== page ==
The journey of a student from a small village near the Line of Control in Jammu and Kashmir to Stanford University.
Dr. Shakeel Ahmed was recently included in Stanford University’s list of the top 2% scientists in the world. Of the 2,313 Indians who made it to the list, he is an exception with most of them from IITs and IISc. He is also a member of the Royal Society of Chemistry.
Recently included in Stanford University’s list of the top 2% scientists in the world, Dr Shakeel is an exception as most of the 2,313 Indians who made it to the list were from the IITs and IISc. The 31-year-old is also a member of the Royal Society of Chemistry and the American Chemical Society.
Overcoming the odds
Born in the remote village of Dhangri in Rajouri district, Jammu and Kashmir, Dr Shakeel was barely a year old when his father passed away.
“I was the youngest of seven siblings. When my father passed away, my mother, a housewife, had to take up all the financial responsibilities that came with raising us. It was a real struggle for my mother. She started labouring in other people’s fields and stitching clothes to make ends meet. Meanwhile, my siblings and I would help her in rearing the household goats and sheep. We are from the nomadic Gujjar community,” Dr Shakeel tells.
Fortunately, he was an exceptionally bright student who first studied at the local village school. From there, he went on to study chemistry at the Government Degree College, Rajouri, for his Bachelor of Science (BSc) before heading to Jamia Millia Islamia in New Delhi for his MSc and PhD. After his PhD, he was awarded the prestigious National Post Doctoral Fellowship and made his way to IIT Delhi.
“All through my education, I was fortunate enough to study on scholarships that took care of tuition and hostel fees. After my MSc, I cleared my NET exam and became eligible for the Junior Research Fellowship (JRF). All expenses for my PhD were taken care of by the JRF. The struggle to pursue an education in this part of the world was immense. Despite being a bright student, I struggled with not just financial issues, but even access to libraries. I also didn’t have anyone to guide me on how I could further my career,” he recalls.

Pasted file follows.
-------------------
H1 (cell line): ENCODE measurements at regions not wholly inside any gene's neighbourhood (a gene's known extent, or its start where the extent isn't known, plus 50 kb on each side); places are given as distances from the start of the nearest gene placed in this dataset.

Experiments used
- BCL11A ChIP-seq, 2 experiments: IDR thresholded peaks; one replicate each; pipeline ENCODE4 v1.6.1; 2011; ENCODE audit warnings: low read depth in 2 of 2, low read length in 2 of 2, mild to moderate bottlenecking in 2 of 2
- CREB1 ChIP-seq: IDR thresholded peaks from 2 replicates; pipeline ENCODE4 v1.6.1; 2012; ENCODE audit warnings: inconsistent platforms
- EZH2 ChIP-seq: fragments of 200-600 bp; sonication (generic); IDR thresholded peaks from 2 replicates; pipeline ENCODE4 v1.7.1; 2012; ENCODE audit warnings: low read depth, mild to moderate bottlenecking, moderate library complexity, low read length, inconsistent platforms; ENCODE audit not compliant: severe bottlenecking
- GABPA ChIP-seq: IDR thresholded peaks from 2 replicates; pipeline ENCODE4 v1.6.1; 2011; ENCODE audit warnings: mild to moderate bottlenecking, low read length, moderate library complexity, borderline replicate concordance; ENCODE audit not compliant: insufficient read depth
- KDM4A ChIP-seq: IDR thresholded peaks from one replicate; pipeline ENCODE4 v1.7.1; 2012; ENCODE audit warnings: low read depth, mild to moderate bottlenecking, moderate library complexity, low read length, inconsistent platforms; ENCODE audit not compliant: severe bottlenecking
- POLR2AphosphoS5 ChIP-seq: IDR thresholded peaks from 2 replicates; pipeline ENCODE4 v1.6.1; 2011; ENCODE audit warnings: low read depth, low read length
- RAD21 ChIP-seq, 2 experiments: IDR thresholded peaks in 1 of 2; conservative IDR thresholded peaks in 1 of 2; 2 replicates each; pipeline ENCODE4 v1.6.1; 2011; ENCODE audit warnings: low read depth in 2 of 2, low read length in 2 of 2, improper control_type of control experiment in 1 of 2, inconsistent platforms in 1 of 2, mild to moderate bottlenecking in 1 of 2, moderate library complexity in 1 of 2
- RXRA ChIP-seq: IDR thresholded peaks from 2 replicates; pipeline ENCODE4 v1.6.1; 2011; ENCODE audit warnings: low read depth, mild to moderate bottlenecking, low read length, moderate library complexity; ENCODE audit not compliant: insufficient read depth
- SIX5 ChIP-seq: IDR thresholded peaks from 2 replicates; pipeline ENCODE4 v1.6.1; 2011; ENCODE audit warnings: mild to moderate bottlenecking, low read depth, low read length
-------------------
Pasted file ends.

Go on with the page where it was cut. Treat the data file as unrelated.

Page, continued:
After a couple of months as a National Post Doctoral Fellow at IIT-Delhi, he had the opportunity to be appointed as an assistant professor there. But after a couple of months, he resigned from the fellowship and joined the Government Degree College in Mendhar as a professor. He is the only one among the two chemistry faculty members in the college.
This is his first posting as an employee with the Higher Education Department in Jammu and Kashmir. He is subject to a transfer to any government college in the area. Usually, postings last about two years, but he has been teaching here since April 2017.
Speaking about giving up a career to teach at a prestigious institution like IIT Delhi, he says, “I decided to go back so that the youth won’t have to face the kind of situation I did. Considering how difficult it was for me to study growing up, I always wanted to come back home and help students from these very remote areas close to the LoC. Nearly 99% of the students here come from surrounding villages. Students here don’t have the sort of opportunities like they do in Delhi or other major cities. I came back to educate and guide the youth so that they may fulfil their desires and go for further education in science. Most people from my part of the world who finish school don’t pursue higher education and end up in the Middle East as labourers.”
In his first year, Dr Shakeel barely had 20 students. But thanks to his classes, teaching methods and how he generated a lot of interest around the subject, the following year saw his class blooming to over 100 students with half of them consisting of women.
“After teaching the relevant material on the blackboard, he would give us problems to solve. He would ask every student whether we understood a particular concept or not and that’s what I really liked about his teaching method. He taught us with so much love and established such a close bond with us. While I got accepted into multiple PhD programs across different IITs and CSIR Labs, three other students from my batch also ended up completing their MSc. But they are now studying for the civil services examination,” he adds.
Dr Shakeel still goes back to IIT Delhi and Jamia during his vacations, where he is given access to labs and leads collaborative research efforts thanks to his teachers there because the government college has no quality research facilities.
“In this backward area, we don’t have the necessary financial support or the infrastructure to carry out research since setting up these state of the art labs can cost crores. I can carry out some of my research work at the chemistry lab here, but key experiments are conducted in IIT Delhi and Jamia. In the meantime, however, I have published 20 reference books and over 30 research papers in reputed international journals on polymer chemistry,” he claims.
His next objective is to establish an NGO through which he can work with other teachers to help educate, guide and counsel the students in these remote border areas.
(The article was first published in the Better India. )